It starts this week. Although Reuters is reporting that Deutsche Bank's board won't meet until 7 July to discuss Christian Sewing's new plan to cut up to 20,000 jobs, and even though the plan itself won't be detailed until Deutsche reports its second quarter results at the end of the month, Bloomberg is reporting that in equities sales and trading at least, the bank will begin informing people of their impending redundancies today, tomorrow and the few days after that.
Deutsche's equities salespeople and traders are ready. The Wall Street Journal, which broke the story, said some have already cleared their desks and that sales people are curtailing client calls and meetings. We spoke to one New York equities salesman who said he, "packed all his stuff up on Friday." In Jacksonville Florida, the New York Times says DB staff have been bringing boxes to the office in preparation for moving out. On Friday, Peter Selman, Deutsche's allegedly departing head of equities, was seen in NY (maybe to collect his stuff); insiders say the floor was silent.
While the evisceration of the equities division seems a done deal, the other 15,000 to 20,000 cuts are what need to be decided. Even if they're given the go-ahead, they may not happen - the WSJ notes that former CEO John Cryan promised 15,000 cuts in 2015 but they 'never fully materialized.'
In the event that Sewing actually executes on his plan, it seems likely that the investment bank, which had 38,000 full-time employees at the end of March (of whom 17,000 were in the front office), will suffer disproportionately. One insider told us DB has around 8,000 equities employees globally, including all support staff. Another said the expectation is that investment bank employees in London and New York will be hit disproportionately: "You won't get hardly anyone cut in Germany, so of that 20,000 around 15,000 will be in London and New York, which will represent 50% of headcount here." To reach those numbers, DB will clearly have to go beyond equities. Insiders say the plan seems, "aggressive."
There are signs, too, that Sewing plans a total change of management. Selman is pretty much gone. Head of the investment bank Garth Ritchie is thought to be going. Bloomberg says Sewing is also thinking of getting rid of CFO James von Moltke and compliance head Sylvie Matherat. It's an extraordinary cull for the 49-year-old CEO who joined Deutsche Bank as an intern and who seems to have wild plans to make Deutsche into more of a wealth management player in the style of Credit Suisse or UBS.
If the big investment bank cuts come, the Times says they will likely be spread over a year. This will give Deutsche Bankers plenty of opportunity to look for new jobs - although with London likely to be paralyzed by Brexit, opportunties to move may not be that forthcoming.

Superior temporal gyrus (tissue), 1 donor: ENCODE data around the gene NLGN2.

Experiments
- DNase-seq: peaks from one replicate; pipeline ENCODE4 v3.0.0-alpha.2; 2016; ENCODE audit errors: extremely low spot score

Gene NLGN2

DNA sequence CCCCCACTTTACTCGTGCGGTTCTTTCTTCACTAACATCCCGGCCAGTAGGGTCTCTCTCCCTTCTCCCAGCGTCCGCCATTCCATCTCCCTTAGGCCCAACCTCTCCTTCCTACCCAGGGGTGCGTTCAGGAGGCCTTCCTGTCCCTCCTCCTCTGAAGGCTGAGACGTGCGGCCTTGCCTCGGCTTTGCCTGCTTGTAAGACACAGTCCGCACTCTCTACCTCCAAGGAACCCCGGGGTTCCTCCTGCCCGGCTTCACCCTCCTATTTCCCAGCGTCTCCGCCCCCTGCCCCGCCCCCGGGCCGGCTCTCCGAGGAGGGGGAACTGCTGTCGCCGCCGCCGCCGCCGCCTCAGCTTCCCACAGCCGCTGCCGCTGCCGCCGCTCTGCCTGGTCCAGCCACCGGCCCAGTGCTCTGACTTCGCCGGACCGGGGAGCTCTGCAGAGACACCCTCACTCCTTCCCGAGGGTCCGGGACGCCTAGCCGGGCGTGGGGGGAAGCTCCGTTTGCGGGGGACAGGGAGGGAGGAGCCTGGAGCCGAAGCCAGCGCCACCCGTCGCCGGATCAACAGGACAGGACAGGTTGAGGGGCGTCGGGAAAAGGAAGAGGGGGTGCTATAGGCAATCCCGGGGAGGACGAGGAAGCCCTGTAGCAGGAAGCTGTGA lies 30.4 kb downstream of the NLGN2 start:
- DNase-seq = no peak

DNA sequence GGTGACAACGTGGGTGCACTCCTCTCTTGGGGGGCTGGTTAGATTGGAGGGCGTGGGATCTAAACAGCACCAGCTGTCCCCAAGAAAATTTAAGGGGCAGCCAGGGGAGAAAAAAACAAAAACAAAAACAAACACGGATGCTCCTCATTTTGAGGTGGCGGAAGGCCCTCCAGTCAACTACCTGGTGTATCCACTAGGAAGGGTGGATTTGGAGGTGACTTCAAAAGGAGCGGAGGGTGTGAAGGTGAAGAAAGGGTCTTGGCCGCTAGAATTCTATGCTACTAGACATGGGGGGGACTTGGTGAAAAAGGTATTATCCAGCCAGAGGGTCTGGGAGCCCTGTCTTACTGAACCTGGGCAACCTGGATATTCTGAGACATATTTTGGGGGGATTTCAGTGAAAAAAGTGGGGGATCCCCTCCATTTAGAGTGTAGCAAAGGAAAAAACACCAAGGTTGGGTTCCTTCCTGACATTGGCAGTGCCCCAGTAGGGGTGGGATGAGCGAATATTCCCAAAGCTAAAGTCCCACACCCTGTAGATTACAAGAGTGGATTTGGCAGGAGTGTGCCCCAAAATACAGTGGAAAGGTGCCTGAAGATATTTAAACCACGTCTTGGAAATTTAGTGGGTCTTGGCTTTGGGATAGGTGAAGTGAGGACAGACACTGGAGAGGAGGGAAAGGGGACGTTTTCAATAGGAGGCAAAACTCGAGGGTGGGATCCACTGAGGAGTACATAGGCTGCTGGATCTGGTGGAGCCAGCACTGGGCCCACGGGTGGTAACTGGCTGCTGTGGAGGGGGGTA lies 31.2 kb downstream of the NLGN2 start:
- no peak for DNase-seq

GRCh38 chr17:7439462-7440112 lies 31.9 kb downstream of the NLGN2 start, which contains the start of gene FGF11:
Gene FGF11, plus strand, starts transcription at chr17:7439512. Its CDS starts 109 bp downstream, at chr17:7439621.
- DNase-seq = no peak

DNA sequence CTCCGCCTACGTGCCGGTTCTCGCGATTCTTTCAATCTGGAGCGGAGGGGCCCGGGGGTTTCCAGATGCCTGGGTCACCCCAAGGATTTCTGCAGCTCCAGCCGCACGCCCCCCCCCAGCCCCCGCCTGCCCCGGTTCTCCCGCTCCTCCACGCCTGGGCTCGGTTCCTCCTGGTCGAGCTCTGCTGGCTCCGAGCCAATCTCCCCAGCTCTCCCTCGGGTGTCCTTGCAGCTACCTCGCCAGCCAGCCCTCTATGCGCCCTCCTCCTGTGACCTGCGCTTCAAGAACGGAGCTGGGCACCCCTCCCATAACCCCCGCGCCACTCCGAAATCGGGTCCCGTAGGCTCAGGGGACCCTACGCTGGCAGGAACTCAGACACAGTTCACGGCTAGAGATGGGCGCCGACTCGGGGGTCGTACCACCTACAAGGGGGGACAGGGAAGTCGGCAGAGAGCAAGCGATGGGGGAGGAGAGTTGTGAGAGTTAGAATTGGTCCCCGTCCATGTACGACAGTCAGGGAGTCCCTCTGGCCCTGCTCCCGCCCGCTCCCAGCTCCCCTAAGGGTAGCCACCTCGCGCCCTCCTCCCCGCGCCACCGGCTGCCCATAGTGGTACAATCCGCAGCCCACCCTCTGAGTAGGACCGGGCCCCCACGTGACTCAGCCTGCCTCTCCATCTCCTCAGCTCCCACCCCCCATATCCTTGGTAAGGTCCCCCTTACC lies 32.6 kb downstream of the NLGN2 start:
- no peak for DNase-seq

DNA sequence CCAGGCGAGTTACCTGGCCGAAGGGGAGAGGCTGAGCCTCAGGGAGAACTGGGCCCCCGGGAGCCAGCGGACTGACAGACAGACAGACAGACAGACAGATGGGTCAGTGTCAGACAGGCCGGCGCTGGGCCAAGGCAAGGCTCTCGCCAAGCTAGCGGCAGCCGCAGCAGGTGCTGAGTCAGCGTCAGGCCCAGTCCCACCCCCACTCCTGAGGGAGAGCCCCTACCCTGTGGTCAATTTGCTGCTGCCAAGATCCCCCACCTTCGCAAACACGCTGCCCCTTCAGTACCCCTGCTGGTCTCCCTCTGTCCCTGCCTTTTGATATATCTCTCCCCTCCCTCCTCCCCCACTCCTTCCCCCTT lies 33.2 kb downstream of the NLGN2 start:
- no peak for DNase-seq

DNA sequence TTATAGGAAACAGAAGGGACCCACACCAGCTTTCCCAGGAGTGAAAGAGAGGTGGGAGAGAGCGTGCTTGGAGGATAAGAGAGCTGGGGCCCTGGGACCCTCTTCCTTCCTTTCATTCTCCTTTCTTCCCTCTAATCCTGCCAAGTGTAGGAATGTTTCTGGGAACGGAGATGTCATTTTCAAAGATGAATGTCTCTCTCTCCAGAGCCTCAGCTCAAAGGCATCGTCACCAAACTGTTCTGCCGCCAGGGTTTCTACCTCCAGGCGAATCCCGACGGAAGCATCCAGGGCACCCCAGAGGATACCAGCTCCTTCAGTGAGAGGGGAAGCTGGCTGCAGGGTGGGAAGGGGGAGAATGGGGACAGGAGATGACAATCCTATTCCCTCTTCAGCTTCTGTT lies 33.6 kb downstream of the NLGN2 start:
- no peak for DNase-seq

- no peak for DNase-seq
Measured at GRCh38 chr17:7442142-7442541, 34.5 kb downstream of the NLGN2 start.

Separately, events in Switzerland suggest an increasingly grim future for London as a financial centre after Brexit. The Financial Times reports that after the breakdown of negotiations between the EU and Switzerland, Swiss traders can only trade Swiss stocks in Switzerland and European investors can't trade Swiss stocks (including big names like Nestlé or pharmaceutical group Novartis) in the EU. As from today, anyone found doing so risks up to three years in prison.
The harsh state of affairs comes as Brussels is pushing Switzerland to accept a new treaty that will mean some EU laws become Swiss law automatically. Switzerland is pushing back, with the result that Brussels has been turning the screw on equivalence in financial services and only granting short six month equivalence permits since 2017.
This matters, because the City of London will likely operate on equivalence permits post-Brexit. Switzerland's predicament reflects how much control is ceded to the EU under an equivalence regime.
Deutsche Bank wants to hire 300 new wealth management relationship managers and investment managers across Europe, the U.S. and emerging markets. (Euronews)
Time to move to Geneva? First Goldman Sachs and now Facebook are hiring there. (Bloomberg)
Goldman Sachs is thinking of creating a digital coin a bit like JPMorgan's. (Bloomberg)
Failing UK fund manager Neil Woodford is good friends with Paul Hodges at Cenkos. Half of Cenkos’s top-20 equity fundraisings by value since the start of 2014 were in stocks where Woodford Investment Management disclosed an interest. (Financial Times)
Francesco Cuccovillo, the European head of structuring and head of structured financing, resigned from Nomura, even though Nomura was supposed to be focusing on his business. (Business Insider)
"I was an investment banker for 15 years. I loved the global lifestyle, the ludicrous compensation and the highly competitive environment, if not the endless office politics. But as my forties approached, the need to make a difference and create something more tangible became overwhelming." (The Times)
Princeton University graduate jailed for killing his hedge fund father, after the father threatened to reduce his allowances and not pay his rent. "This defendant didn't want to grow up and be an adult. When his father tried to push him along in that direction and cut his allowance, he threw the ultimate tantrum." (ABC News)
It's very hot on the London Underground in summer because the deepest lines run through clay soil that absorbs heat. That soil has absorbed as much heat as it can, and now radiates it out again. (Financial Times)
Banker wins $13k damages after being temporarily disfigured by a hairdryer. (The Times)
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